Over time, especially in recent centuries, greed and the will to dominate have gained more and more ground. Pope Francis’ warning is recent : “Fifty people can save millions of lives.” More precisely, Pope Francis states that: “The fifty richest people in the world alone could finance the medical care and education of every poor child in the world and could save millions of lives every year”.
Figures at hand, the Pope once again condemns  the universal iniquity of a rich world in which, however, the poor are growing, leading millions of people to become victims of trafficking and new forms of slavery, forced labour, prostitution and organ trafficking: “They have no rights or guarantees, nor can they enjoy friendship or family” .
Could it be that becoming able to host, at any time… takes time  and brave choices? Could it be that every generation is called to “choose what and whom to give priority to…? We must be aware that we are all accountable. This does not mean that we are all guilty, but responsible for doing something”.
To take a stand for diversity and practice hospitality is to perform acts of courage unceasingly. It’s something radical and never acquired: “Like justice, courage always remains to be done and tried”. It is something radical because it embraces not only inter-subjective relations, but it commits us to “tracing a new way of behaving towards Nature, in the incessant openness to the greater Mystery that is revealed at all times in the most unusual places”. Hospitality is an act of love: letting a change of mind and heart happen, a radical change of practice that must grasp the whole person, flesh, mind, nerves, bones . “This is my commandment: that you love one another as I have loved you” (John 15:12).
Practicing today a hospitality that recognizes differences thus opens us to new lands on which we often walk in disarray. Maybe healing the complex relationships between people and with the Earth require special human and spiritual skills such as the ability to express solidarity-in-not-understanding . Something very close to the newness of the Gospel “Love your enemies, do good to those who hate you, bless those who curse you, pray for those who mistreat you” (Luke 6:27-38). This is the principle at the very roots of the actions of the Foundress, Saint Mary Euphrasia, who matured extraordinary skills in managing the contrasts and hostilities raised, at various levels, by the newness of the Generalate: the unknown and unimaginable model of organization of the monasteries which the very young Superior proposed to her sisters to strengthen and expand the apostolic impetus of the work wanted in 1641 by Saint John Eudes.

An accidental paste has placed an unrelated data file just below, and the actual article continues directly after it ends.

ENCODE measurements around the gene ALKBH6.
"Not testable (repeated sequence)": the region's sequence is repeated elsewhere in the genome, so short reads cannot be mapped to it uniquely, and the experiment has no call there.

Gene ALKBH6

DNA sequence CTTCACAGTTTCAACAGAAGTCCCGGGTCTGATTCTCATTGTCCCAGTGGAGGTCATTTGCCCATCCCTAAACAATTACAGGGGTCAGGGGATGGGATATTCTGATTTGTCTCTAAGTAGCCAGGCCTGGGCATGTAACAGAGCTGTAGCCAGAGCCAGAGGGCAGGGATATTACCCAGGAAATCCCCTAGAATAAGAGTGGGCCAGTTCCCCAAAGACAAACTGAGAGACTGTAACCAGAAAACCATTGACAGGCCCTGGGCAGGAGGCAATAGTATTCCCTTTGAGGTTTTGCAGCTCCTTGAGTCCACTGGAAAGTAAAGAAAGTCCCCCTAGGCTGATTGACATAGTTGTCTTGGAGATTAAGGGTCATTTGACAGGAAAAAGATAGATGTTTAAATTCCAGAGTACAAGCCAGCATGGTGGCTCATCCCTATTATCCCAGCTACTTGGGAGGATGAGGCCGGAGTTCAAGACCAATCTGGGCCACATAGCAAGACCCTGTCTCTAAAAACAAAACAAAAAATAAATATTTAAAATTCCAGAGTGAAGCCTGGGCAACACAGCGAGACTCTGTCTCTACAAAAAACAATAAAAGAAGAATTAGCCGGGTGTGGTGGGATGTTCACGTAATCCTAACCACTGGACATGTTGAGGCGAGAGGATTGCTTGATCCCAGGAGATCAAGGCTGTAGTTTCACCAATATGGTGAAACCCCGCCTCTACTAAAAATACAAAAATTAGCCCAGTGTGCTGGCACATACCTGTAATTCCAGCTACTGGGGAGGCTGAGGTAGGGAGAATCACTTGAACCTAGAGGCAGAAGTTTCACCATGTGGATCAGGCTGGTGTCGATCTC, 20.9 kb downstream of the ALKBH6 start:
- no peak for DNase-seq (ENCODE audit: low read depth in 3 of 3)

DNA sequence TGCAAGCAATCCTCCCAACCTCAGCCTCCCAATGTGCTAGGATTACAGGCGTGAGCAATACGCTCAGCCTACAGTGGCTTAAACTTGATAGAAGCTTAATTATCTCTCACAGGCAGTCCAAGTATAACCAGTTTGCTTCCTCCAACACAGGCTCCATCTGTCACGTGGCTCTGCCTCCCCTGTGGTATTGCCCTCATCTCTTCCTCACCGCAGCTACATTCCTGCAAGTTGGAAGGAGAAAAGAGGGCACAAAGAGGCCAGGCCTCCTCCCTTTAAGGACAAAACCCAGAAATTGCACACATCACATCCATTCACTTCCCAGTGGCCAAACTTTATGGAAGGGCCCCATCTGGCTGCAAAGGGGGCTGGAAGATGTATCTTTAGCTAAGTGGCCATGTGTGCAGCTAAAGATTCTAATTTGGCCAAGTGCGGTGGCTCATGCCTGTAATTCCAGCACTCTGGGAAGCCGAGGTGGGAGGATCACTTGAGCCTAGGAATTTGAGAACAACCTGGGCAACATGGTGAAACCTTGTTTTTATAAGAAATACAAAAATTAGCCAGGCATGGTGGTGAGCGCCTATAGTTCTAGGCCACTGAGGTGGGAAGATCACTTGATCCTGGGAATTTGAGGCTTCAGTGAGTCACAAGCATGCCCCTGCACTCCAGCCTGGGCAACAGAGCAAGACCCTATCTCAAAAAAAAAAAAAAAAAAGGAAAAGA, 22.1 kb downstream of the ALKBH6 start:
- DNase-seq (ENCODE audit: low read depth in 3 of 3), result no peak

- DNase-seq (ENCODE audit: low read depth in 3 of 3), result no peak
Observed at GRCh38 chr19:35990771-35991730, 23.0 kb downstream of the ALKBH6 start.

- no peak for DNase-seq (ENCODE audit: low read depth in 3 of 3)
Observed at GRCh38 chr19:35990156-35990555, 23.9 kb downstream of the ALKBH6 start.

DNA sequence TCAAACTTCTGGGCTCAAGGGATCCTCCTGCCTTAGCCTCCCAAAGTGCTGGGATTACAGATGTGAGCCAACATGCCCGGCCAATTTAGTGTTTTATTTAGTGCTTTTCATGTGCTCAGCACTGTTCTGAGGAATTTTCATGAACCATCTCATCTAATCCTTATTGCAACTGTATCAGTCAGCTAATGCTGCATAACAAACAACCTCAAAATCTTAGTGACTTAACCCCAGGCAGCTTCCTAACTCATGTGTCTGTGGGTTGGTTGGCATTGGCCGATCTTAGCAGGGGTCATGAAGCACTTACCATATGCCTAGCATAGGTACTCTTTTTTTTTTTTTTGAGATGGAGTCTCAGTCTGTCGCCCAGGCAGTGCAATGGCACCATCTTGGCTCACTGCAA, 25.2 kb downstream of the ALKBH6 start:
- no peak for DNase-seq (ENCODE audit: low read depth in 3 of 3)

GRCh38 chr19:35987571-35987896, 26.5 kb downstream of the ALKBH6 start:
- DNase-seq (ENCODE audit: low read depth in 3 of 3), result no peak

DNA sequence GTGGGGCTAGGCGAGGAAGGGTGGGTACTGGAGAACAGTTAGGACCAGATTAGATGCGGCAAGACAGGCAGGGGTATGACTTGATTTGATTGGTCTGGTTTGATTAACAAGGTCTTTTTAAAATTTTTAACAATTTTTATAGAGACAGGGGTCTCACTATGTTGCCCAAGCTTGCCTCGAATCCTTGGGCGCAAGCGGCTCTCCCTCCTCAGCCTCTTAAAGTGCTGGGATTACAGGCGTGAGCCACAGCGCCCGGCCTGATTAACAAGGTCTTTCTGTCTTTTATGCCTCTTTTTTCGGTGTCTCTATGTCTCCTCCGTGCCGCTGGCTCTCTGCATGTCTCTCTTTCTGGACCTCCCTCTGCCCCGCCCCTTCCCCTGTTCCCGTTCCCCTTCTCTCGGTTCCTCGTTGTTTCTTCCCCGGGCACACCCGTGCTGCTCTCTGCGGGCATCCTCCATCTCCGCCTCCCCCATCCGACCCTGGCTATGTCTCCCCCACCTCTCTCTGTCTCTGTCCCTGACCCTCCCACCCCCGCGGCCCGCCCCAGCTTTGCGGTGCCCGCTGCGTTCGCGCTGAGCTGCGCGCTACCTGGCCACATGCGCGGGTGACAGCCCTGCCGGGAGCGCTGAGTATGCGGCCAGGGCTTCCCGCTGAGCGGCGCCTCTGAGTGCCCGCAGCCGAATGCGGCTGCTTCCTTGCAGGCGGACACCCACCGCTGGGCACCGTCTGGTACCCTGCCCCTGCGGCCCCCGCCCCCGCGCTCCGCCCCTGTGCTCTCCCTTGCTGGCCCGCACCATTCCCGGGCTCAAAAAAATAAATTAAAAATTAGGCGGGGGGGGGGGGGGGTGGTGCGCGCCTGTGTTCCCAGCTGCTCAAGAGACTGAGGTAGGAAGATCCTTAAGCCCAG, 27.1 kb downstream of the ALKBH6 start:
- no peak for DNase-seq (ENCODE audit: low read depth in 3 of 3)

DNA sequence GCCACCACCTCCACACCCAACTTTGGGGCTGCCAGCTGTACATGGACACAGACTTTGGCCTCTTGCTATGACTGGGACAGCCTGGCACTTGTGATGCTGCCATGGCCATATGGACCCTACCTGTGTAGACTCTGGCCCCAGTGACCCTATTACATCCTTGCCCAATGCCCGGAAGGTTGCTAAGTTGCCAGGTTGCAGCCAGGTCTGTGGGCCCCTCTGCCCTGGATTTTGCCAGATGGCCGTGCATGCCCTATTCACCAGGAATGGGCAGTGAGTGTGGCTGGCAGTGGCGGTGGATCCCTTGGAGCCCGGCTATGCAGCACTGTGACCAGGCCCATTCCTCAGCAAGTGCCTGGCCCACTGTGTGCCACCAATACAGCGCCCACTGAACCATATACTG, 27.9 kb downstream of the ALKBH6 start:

In the century of the industrial revolution and its economic, social and cultural upheavals, there was an urgent need to react more quickly and effectively to the needs of the Mission, it was necessary for the monasteries, until then independent, to share human and financial resources by creating a network – as we would say today – of different apostolic realities, to open them to the future. Saint Mary Euphrasia was a pioneer of solidarity-in-not-understanding: she had a deep understanding of the position of the other, of his emotions and reasons. The newness of the Generalate disrupted the lives of people and institutions because it introduced disconcerting and potentially dividing differences as they were opposed to tradition. Saint Mary Euphrasia sensed and kept in mind the struggles and contradictions of those who, because they did not share “her” newness, suffered from it. She felt and deeply understood the conflict raging in people who wanted to make room for others… to welcome diversity.